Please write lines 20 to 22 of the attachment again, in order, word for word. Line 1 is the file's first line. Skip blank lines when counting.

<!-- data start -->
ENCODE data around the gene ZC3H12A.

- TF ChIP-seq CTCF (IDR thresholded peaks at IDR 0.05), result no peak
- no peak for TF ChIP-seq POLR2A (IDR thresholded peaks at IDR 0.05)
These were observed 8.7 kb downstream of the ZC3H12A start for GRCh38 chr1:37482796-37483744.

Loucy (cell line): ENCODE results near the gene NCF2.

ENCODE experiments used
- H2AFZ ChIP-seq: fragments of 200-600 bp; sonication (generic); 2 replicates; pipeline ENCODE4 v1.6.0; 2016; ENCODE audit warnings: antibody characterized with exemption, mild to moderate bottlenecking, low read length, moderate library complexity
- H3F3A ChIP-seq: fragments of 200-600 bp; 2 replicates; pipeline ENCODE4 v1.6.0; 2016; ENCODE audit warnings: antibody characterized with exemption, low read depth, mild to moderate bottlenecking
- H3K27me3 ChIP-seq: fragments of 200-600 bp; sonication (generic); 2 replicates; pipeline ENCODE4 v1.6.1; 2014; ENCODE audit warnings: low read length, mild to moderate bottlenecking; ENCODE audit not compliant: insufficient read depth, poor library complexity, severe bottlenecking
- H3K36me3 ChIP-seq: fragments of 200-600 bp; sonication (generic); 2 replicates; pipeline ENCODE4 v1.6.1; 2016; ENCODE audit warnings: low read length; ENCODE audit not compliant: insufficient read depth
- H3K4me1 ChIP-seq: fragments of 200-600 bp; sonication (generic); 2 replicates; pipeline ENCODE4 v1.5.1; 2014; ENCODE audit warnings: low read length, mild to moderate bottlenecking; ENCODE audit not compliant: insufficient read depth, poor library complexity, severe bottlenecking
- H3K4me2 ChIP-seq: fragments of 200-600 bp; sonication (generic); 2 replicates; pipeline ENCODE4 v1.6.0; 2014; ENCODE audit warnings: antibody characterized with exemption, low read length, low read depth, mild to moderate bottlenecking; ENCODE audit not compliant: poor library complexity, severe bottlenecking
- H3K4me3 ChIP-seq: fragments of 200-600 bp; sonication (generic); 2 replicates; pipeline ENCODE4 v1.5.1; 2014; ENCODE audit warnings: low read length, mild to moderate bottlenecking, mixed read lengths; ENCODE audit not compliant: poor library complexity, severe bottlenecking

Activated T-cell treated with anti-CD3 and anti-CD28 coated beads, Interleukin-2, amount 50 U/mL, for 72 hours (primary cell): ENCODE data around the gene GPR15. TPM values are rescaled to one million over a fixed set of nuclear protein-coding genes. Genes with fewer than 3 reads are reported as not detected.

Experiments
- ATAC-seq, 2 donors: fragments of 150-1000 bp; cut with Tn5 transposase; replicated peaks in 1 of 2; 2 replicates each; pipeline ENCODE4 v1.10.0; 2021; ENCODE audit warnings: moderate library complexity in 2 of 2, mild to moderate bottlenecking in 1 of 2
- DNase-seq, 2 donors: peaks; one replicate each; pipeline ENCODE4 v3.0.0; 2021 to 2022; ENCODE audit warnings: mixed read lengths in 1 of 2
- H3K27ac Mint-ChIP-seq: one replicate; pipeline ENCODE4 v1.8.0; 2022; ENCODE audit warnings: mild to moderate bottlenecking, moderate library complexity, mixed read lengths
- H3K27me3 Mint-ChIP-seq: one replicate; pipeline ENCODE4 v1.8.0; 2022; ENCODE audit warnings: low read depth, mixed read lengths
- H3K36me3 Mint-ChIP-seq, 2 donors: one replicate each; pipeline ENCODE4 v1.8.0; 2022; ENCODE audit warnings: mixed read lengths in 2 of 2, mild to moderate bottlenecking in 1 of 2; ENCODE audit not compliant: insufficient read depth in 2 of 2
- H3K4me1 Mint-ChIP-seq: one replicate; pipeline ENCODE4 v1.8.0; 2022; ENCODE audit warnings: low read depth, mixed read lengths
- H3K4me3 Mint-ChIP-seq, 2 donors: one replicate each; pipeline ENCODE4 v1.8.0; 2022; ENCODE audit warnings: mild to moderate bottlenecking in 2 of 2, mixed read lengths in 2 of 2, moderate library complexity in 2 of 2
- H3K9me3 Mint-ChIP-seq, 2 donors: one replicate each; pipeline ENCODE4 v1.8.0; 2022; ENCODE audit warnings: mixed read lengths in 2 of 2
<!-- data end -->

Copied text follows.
- H3K36me3 Mint-ChIP-seq, 2 donors: one replicate each; pipeline ENCODE4 v1.8.0; 2022; ENCODE audit warnings: mixed read lengths in 2 of 2, mild to moderate bottlenecking in 1 of 2; ENCODE audit not compliant: insufficient read depth in 2 of 2
- H3K4me1 Mint-ChIP-seq: one replicate; pipeline ENCODE4 v1.8.0; 2022; ENCODE audit warnings: low read depth, mixed read lengths
- H3K4me3 Mint-ChIP-seq, 2 donors: one replicate each; pipeline ENCODE4 v1.8.0; 2022; ENCODE audit warnings: mild to moderate bottlenecking in 2 of 2, mixed read lengths in 2 of 2, moderate library complexity in 2 of 2